Thirty-five walls across the city of Navi Mumbai will depict the prominent literature of Marathi poets in the form of calligraphy.
To promote Marathi literature and encourage residents to take up reading, the city administration has some segments of Marathi Abhangs (devotional poetry) inscribed on city walls. Students from art schools like JJ School of Arts and Thane School of Arts were enlisted for calligraphy.
The Navi Mumbai Municipal Corporation (NMMC) has undertaken extensive beautification work which includes murals among other things. The idea of inscribing poems on the walls is another initiative to add to the aesthetic appeal of the city.
“We use artists and calligraphers to represent the literary work in an attractive way. Outstanding works of literature have been identified and artists have been invited to portray the beauty of these works of art in the form of calligraphy,” said City Engineer Sanjay Desai.
The walls along Palm Beach Road, the city’s prominent chowks, popular picnic spots like Vashi’s mini seaside and Wonder Park in Nerul are the areas identified for writing Abhangs. Currently, the students have displayed their talent on 10 walls and in the next 15 days, the work on the remaining 25 walls will be completed.
Some of the poems to be inscribed on the walls include abhangs written by renowned poets like Kusumagraj, Govindagraj, Suresh Bhat, Vinda Karandikar and Sant Dnyaneshwar. The NMMC recently commissioned renowned calligrapher Achyut Palav to inscribe the poem glorifying the Marathi language by Sant Dnyaneshwar Aisi Akshare Rasikhe on the walls of the NMMC headquarters.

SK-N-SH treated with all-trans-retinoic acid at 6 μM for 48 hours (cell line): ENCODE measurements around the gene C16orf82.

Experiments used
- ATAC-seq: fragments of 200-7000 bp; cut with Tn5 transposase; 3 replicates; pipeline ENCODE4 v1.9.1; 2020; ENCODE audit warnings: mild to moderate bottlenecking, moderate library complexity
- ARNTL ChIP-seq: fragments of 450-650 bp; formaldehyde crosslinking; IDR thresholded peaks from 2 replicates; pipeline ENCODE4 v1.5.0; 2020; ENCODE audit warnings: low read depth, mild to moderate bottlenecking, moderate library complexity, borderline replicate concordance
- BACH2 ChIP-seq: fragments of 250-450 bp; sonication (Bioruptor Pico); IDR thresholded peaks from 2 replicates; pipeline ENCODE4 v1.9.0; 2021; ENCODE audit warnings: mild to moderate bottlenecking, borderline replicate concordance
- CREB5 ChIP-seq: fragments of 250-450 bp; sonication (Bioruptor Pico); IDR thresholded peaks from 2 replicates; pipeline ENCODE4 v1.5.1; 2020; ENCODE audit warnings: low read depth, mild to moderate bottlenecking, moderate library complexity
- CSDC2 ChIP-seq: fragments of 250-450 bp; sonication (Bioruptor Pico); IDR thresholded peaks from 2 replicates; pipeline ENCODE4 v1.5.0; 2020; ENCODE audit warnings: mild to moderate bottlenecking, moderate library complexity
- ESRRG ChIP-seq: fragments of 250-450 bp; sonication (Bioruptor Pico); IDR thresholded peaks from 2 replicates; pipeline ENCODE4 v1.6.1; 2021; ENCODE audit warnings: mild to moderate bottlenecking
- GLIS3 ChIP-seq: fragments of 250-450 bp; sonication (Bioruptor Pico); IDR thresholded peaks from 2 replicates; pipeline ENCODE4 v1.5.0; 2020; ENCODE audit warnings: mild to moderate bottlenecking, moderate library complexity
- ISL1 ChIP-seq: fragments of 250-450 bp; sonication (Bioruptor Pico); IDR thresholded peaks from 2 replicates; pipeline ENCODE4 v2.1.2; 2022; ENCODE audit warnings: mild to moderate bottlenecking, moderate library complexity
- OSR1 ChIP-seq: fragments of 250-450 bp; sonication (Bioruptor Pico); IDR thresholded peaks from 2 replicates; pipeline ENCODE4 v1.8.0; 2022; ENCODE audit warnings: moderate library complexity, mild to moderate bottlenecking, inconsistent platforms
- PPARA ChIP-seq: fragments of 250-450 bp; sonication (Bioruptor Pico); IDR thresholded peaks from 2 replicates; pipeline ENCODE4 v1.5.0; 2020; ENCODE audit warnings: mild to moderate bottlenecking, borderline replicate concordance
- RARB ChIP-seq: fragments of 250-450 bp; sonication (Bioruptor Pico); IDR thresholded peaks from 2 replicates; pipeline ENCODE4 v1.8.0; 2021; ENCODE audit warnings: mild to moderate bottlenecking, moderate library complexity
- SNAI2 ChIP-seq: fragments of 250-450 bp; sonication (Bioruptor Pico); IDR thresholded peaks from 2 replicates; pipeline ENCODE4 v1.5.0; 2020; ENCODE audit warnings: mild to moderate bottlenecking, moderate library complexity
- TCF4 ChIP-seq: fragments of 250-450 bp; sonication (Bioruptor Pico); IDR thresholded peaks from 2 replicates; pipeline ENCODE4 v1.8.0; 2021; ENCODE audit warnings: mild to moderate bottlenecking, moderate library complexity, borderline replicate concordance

“It is one of the many beautiful writings of Sant Dnyaneshwar that depict the beauty and intensity of the Marathi language. Such paintings should arouse curiosity and inspire residents to learn more about the artwork” , said an official involved in the work.
Residents enjoyed the activity. “It is a good initiative to promote Marathi literature. After seeing the calligraphy of the Sant Dnyaneshwar poem, I went to Google what the poem meant. Even the manner in which the subject is presented through calligraphy is commendable in itself,” said Shrija Das, 38, a resident of Nerul.